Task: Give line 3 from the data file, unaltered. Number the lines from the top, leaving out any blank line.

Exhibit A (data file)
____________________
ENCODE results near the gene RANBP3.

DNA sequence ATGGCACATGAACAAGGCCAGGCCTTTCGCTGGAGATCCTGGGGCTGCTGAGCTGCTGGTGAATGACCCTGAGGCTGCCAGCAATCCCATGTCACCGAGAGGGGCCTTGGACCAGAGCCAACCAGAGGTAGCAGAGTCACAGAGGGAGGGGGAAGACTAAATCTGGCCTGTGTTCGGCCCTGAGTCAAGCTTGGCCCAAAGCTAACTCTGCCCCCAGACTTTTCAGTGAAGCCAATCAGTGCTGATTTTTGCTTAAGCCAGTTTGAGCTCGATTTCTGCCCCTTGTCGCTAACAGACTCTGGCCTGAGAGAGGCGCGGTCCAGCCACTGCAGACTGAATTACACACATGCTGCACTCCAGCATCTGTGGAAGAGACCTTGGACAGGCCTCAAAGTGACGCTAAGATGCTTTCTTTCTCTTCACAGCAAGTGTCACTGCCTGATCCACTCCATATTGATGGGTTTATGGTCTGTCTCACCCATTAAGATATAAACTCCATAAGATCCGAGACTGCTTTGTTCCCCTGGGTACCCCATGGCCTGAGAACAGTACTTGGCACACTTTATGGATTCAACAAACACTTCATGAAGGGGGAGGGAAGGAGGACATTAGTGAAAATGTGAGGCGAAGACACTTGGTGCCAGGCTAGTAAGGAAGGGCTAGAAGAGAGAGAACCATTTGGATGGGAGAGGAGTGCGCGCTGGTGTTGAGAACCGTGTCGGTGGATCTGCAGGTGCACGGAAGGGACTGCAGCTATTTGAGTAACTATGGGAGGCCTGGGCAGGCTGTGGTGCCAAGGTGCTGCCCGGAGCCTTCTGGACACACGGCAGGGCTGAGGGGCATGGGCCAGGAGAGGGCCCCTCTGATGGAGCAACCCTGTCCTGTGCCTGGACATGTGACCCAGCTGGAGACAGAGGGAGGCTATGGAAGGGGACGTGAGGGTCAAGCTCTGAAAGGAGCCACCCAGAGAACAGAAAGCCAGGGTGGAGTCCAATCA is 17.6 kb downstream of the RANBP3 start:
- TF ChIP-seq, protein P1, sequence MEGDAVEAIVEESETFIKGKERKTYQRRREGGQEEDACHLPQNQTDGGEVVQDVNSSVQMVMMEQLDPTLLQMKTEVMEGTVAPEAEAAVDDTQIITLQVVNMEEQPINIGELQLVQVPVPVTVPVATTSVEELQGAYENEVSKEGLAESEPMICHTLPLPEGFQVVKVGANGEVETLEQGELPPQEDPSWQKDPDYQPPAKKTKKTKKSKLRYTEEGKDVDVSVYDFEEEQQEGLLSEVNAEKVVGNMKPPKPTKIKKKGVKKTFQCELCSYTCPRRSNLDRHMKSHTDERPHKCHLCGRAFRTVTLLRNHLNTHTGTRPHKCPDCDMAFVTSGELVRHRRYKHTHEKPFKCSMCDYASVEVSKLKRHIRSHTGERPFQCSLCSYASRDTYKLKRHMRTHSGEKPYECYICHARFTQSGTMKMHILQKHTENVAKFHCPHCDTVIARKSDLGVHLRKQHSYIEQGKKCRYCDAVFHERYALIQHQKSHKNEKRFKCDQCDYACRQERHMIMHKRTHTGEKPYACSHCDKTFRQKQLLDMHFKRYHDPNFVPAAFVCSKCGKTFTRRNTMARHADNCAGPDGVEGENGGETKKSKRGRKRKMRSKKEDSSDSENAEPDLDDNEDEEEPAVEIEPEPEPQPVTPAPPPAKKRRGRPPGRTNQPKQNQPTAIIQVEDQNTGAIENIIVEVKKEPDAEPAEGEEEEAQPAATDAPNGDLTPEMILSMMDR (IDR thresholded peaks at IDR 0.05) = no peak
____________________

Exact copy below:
- TF ChIP-seq, protein P1, sequence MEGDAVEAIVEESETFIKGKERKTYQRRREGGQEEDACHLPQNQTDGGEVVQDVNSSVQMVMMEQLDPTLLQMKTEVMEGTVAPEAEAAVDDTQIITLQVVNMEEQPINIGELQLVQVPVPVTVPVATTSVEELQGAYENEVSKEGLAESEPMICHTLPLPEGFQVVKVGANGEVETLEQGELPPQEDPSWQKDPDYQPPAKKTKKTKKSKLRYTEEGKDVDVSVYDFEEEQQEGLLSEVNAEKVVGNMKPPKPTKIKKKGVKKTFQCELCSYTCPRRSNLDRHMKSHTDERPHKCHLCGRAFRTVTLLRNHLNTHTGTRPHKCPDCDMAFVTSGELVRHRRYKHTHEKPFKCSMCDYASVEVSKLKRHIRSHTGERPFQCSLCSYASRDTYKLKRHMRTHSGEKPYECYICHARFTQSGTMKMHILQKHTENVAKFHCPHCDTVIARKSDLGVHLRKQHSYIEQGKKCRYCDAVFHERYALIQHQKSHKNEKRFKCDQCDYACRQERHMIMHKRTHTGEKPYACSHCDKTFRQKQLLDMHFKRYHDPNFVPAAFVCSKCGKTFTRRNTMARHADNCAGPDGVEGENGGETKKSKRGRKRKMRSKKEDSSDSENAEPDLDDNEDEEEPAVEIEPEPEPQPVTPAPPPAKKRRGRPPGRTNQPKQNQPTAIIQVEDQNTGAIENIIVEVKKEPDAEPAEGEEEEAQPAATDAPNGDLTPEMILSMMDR (IDR thresholded peaks at IDR 0.05) = no peak